New housing and planning minister urged to get on with implementing white paper

A former junior minister in the Foreign Office has been appointed to replace Gavin Barwell as the new housing and planning minister in the UK.

Alok Sharma, the MP for Reading West, will take on the ministerial role in the Department for Communities and Local Government, with the announcement coming almost a week after the general election which saw Barwell lose his seat.

Sharma’s appointment was welcomed by the industry amid hopes that he will be in the job for some time as in recent years the minister has changed frequently giving rise to concerns that the Government has not always taken the sector as seriously as others.

He takes over the job at a critical time with the Government having promised a million new homes by 2020 and another half a million by the end of 2022 was put in the Conservative election manifesto but with a hung parliament there will be no indication until the publication of the Queen’s Speech whether that pledge will be carried forward.

There are concerns that with the Government having to rely in the support of the DUP to govern and Brexit negotiations beginning, housing could slip down the political agenda. Sharma is the third housing minister in three years.

Barwell had a key part in putting the White Paper together which was widely welcomed by the property and construction industries. It is hoped that Sharma will take it forward as soon as possible.

The Federation of Master Builders (FMB) urged the new minister to focus on implementing the many strong proposals in the White Paper quickly. ‘Sharma assumes the role at a critical juncture for the delivery of the Government’s ambitious target to build 1.5 million homes between 2015 and 2022,’ said FMB chief executive Brian Berry.

‘Vital to this will be ensuring that the recommendations within the 2017 Housing White Paper, that aim to diversify the supply of new homes and revitalise the SME house building sector, are delivered in full. The previous housing minister Gavin Barwell deserves credit for his work in pushing forward a wide range of reforms, including those designed to tackle some of the barriers to growth faced by smaller scale builders, and we hope that Sharma can build on this legacy,’ he pointed out.
‘That the Conservative Party’s manifesto opened up the possibility of local authorities taking a more active role in house building suggests that the Government was still open to new and radical approaches to solving the housing crisis. It would be a shame if such radicalism was now dropped in light of a hung Parliament. We look forward to working closely with the new Minister, whose experience in the Treasury should hold him in excellent stead for the challenges ahead,’ he added.

The Residential Landlords Association said it hopes that Sharma will reflect positively on the contribution that the private rented sector and the majority of landlords can make in tackling the housing crisis.

‘Through better enforcement of regulations to root out criminal landlords, pro-growth taxation and a planning system that frees up small plots of unused public sector land for new homes we can ensure that the sector meets the needs of those who rely on the sector for a place to live,’ said RLA chairman Alan Ward.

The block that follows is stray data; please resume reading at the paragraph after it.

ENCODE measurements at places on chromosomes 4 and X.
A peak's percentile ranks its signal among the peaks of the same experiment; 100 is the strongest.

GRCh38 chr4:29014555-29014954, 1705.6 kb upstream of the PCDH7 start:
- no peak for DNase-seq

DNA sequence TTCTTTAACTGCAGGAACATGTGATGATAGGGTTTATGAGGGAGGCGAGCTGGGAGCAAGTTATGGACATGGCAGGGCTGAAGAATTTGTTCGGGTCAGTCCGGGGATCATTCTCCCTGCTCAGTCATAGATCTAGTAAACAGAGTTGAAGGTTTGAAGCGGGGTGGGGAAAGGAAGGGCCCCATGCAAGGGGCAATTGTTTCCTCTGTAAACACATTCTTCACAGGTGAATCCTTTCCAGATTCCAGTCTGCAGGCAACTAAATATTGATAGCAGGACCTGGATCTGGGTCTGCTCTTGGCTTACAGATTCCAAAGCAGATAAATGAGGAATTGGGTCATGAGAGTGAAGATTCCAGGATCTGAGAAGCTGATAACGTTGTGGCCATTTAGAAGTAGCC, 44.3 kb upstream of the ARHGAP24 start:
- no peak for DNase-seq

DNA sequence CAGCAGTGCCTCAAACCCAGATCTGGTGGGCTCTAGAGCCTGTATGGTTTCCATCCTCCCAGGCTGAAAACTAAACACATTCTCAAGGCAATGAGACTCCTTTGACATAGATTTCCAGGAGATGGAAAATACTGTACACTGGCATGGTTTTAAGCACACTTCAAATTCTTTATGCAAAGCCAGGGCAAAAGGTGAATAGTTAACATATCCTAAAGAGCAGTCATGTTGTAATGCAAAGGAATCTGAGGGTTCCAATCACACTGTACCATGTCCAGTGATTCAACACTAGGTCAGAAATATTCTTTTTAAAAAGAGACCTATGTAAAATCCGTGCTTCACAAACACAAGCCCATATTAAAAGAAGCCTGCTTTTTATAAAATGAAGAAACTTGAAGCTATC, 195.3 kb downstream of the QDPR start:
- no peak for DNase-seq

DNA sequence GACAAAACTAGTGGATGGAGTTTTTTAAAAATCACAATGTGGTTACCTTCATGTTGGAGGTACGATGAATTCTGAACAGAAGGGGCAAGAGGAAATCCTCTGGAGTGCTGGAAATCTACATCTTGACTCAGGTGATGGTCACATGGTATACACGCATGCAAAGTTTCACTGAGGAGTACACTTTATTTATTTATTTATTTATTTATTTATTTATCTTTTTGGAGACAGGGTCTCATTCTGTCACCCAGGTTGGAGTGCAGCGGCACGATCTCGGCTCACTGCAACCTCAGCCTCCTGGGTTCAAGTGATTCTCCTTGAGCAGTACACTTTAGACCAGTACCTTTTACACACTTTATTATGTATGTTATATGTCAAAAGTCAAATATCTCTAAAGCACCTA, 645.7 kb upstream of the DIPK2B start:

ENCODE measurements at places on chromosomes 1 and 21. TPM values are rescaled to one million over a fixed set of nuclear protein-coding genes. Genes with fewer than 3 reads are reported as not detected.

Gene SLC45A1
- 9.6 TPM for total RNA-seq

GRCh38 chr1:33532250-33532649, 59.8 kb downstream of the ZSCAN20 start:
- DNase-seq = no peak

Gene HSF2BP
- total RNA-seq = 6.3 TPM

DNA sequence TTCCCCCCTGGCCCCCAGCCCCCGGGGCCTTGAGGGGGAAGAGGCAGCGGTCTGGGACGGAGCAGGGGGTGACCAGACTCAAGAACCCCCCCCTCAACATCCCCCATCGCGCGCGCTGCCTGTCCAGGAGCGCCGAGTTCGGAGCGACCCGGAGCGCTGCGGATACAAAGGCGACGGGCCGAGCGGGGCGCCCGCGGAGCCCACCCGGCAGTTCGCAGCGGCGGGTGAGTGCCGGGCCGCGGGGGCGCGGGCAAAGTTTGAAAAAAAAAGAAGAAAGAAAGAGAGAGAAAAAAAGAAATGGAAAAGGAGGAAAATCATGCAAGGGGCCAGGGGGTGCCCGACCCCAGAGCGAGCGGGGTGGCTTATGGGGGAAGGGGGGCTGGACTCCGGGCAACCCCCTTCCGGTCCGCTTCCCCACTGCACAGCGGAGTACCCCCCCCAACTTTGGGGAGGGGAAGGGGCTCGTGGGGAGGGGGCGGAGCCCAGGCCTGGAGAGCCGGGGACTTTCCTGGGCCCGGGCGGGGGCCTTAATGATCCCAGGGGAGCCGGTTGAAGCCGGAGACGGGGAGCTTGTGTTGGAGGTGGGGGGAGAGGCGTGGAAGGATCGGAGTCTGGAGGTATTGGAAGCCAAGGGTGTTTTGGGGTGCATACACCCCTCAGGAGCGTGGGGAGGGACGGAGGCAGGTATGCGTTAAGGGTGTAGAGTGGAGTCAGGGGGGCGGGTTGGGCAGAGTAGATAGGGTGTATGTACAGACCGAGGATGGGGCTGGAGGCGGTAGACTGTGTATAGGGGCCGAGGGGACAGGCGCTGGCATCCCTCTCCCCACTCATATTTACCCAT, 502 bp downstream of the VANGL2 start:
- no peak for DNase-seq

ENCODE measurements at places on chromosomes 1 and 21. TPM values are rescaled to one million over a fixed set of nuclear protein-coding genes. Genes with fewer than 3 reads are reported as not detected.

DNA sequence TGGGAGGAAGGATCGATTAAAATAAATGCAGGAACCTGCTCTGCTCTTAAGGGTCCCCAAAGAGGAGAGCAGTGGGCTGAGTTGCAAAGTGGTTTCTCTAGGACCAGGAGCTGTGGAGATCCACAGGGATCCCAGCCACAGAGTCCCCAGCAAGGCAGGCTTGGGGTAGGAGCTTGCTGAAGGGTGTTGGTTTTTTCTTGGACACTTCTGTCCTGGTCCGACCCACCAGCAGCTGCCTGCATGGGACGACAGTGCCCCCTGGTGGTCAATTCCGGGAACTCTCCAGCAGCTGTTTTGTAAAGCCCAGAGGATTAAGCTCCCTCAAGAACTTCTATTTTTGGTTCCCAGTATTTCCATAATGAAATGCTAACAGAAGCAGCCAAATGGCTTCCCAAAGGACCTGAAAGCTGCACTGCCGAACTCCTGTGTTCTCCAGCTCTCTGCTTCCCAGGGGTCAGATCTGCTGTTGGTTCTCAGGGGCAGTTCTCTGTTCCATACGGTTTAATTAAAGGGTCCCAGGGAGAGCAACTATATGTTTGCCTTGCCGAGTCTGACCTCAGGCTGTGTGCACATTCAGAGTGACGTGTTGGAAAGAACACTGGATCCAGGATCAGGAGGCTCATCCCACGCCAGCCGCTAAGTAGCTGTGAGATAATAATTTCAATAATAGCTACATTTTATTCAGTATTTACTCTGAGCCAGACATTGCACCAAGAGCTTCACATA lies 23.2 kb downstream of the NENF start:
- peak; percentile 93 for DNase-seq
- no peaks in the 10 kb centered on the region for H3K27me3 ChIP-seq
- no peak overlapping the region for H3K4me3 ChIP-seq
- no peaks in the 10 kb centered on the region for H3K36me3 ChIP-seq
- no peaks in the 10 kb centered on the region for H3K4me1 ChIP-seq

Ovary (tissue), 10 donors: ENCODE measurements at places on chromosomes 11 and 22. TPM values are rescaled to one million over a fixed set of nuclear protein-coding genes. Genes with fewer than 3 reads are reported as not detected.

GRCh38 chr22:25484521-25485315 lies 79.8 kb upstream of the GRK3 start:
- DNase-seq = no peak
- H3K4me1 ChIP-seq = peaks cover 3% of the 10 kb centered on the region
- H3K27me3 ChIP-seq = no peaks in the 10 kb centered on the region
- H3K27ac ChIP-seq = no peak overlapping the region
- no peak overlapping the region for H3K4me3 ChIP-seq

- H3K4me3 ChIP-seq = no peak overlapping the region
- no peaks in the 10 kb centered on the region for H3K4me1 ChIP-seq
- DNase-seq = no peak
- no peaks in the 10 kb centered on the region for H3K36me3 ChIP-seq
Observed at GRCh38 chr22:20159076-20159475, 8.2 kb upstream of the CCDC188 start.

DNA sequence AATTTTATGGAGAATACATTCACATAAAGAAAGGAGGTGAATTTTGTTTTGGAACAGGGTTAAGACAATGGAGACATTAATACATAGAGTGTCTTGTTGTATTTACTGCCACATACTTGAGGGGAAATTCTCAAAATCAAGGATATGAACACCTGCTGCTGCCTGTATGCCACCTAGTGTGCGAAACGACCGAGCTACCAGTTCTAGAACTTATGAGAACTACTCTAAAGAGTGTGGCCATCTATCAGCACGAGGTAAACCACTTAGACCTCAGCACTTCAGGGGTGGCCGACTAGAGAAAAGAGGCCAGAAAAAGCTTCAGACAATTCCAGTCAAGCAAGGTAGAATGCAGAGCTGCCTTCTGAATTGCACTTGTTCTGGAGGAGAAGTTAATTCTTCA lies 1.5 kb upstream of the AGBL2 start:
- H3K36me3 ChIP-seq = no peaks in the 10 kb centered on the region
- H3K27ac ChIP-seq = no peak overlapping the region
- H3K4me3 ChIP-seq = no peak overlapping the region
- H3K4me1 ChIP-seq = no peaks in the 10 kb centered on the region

Peter Williams, executive director of the Intermediary Mortgage Lenders Association (IMLA), urged the new minister to look at having a joined-up policy across all housing tenures. ‘With talk turning to the need for cross party agreement and a common approach to negotiating Brexit, it would surely make sense to adopt a similar consensual, non-partisan approach to determining housing policy to put the UK property market on a more stable footing for the long term,’ he said.

The Country Landowners Association (CLA) said there will be much for the new minster to tackle. ‘The Government has a big role to play in helping to boost the provision of homes across our rural communities. We look forward to working with the minister to bring forward innovative policy ideas that will help rural landowning businesses unlock the potential of land and assets,’ said CLA president Ross Murray.

The Royal Town Planning Institute (RTPI) said urged the new minister to take on board the need for affordable homes to be built in the right places, with the appropriate infrastructure and services. ‘These are key priorities for the new minister,’ said RTPA president Stephen Wilkinson.

‘The RTPI has a long history of working closely with previous ministers and looks forward to working with the new one to ensure planners continue to play a central role in delivery. We will be writing to Sharma to seek a meeting with him as soon as possible, to discuss planning’s role in delivery and the implementation of the measures contained within the Housing White Paper published earlier this year,’ he added.

Sharma, who was born in India and is trained chartered accountant, retained the seat in the election but his majority was reduced from 6,550 to 2,876. He has worked in corporate finance for Nikko Securities and Skandinaviska Enskilda Banken.

Last July he became Parliamentary Under Secretary of State for the Foreign and Commonwealth Office and has been a member of the Science and Technology Select Committee and the Treasury Select Committee.

In his political career he has voted in favour of HS2 and charging market rents to high earning council house tenants. Sharma is not known to have any background in housing.

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